Girsa de-Yankuta: The Building Block of Meaningful Learning
It is well known that the young mind is especially attuned to absorbing copious amounts of knowledge and learning skills that will last a lifetime. Skills like riding a bicycle or swimming are not readily forgotten. Furthermore, if a child is receptive, they will learn skills like playing the piano much more readily than an adult and will be likely to retain those skills well into adulthood. Rashi, in a comment on Talmud Bavli Shabbat 21b, identifies this as girsa de-yankuta.
The value of girsa de-yankuta adds a new twist to the search for meaning. What does meaning-making look like for younger students? At what age should the search for personal meaning be encouraged more seriously, and what should be done in the younger years to prepare students to be able to explore meaning-making as they grow?
There is also a practical question. Students, after all, need to be motivated in order to learn. Many educators thus put the emphasis on having fun, feeling involved, and experiencing joy in Jewish life. While that emphasis has immediate benefits, we also want students to graduate with a commitment to Jewish life that includes specific skills. Students ages five through thirteen going through Erik Erikson’s “age of industry” stage will especially relish learning and showing mastery of skills. A strong foundation in skills keeps students grounded later in life, when they experience a time of rebellion, and prepares them for adulthood when they will have a real-life need for those skills in making meaning. Having skills intensifies their Jewish identity, encourages them to participate more fully and confidently in Jewish communal life and may bring deeper meaning to their adult lives. Their participation in Jewish life is not simply as an audience member in a performance, but as a skillful participant and future leader. As such, educators must be ever attentive and responsive to the balance of knowledge and skill-building (keva) in relation to meaning-making (kavanna) in their programs for the younger grades.
At Pressman Academy, an early childhood through 8th grade Solomon Schechter day school in Los Angeles, we believe that a rigorous commitment to skill-building and a carefully crafted scope and sequence together with benchmarks and assessments are essential to achieving these goals in the younger grades. Our focus on developing Hebrew language, Judaic studies, and tefillah provides students with the essential skills of solid girsa de-yankuta. These should then be reinforced with celebration, articulation, and opportunities to process the value of these skills in the transitional years between elementary and secondary education.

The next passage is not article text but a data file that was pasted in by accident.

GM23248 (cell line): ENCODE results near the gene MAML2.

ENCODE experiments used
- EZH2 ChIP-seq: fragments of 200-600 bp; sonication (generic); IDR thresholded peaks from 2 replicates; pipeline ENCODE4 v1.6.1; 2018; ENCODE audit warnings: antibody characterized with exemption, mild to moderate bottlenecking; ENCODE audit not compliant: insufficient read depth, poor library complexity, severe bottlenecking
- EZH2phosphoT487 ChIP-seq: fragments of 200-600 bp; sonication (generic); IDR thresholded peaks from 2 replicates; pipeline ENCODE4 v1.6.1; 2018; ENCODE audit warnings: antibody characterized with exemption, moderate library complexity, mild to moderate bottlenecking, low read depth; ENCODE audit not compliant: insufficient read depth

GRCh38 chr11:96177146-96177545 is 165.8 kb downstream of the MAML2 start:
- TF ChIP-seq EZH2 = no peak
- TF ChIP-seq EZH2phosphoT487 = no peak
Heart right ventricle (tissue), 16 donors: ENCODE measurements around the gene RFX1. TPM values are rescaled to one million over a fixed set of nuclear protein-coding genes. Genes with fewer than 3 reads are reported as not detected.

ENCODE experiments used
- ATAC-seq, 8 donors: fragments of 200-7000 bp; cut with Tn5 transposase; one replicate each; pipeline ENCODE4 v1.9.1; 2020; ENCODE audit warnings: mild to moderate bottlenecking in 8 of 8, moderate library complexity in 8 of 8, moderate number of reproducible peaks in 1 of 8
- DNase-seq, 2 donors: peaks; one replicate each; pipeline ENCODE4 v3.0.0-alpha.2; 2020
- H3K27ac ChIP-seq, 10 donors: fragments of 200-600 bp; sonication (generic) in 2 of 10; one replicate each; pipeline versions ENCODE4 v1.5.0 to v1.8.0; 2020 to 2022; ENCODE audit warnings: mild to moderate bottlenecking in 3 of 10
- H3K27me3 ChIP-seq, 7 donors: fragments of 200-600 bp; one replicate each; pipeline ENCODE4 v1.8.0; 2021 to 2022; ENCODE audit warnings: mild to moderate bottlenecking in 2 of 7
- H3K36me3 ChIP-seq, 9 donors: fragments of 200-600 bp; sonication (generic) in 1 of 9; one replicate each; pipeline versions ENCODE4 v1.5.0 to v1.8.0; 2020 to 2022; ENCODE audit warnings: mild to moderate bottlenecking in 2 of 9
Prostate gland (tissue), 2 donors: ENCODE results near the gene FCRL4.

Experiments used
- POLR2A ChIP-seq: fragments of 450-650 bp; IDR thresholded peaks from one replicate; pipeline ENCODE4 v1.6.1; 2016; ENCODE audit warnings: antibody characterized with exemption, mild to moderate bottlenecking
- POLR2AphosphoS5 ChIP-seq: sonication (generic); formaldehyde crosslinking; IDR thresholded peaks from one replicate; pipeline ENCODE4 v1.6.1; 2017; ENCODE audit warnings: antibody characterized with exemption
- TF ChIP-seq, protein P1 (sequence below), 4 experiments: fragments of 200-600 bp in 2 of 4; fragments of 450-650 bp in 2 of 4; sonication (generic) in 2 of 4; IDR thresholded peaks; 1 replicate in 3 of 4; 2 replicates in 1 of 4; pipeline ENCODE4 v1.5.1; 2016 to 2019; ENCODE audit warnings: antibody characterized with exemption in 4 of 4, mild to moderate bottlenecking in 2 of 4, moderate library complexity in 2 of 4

Proficiency with Hebrew is an essential element of Jewish identity. Hebrew is critical in opening doors to participation in daily Jewish life and allows students to access our texts, our ancient culture, and our modern sovereign Jewish State of Israel in all its complexity. Moreover, as the language of the Jewish people, Hebrew allows students to connect, communicate, and function with Jews from diverse places and times.
An immersive approach to Hebrew language learning can begin at the youngest ages. The research on language immersion has consistently shown that young learners, ages three to five, who are exposed to a second language demonstrate enhanced intellectual prowess and general academic growth. From this foundation, students will be positioned to gain a more meaningful and powerful Jewish and general education.
As students continue their Hebrew education in the elementary school years, they should study in Hebrew with consistency. Students can acquire new vocabulary about the immediate environment, including everyday words related to themselves, the classroom, their families, and their homes, extending to the rest of the world around them as they mature. Lessons can utilize multiple intelligences such as art, movement, cooking, baking, and music. In fourth and fifth grades, instruction can continue to deepen with authentic materials.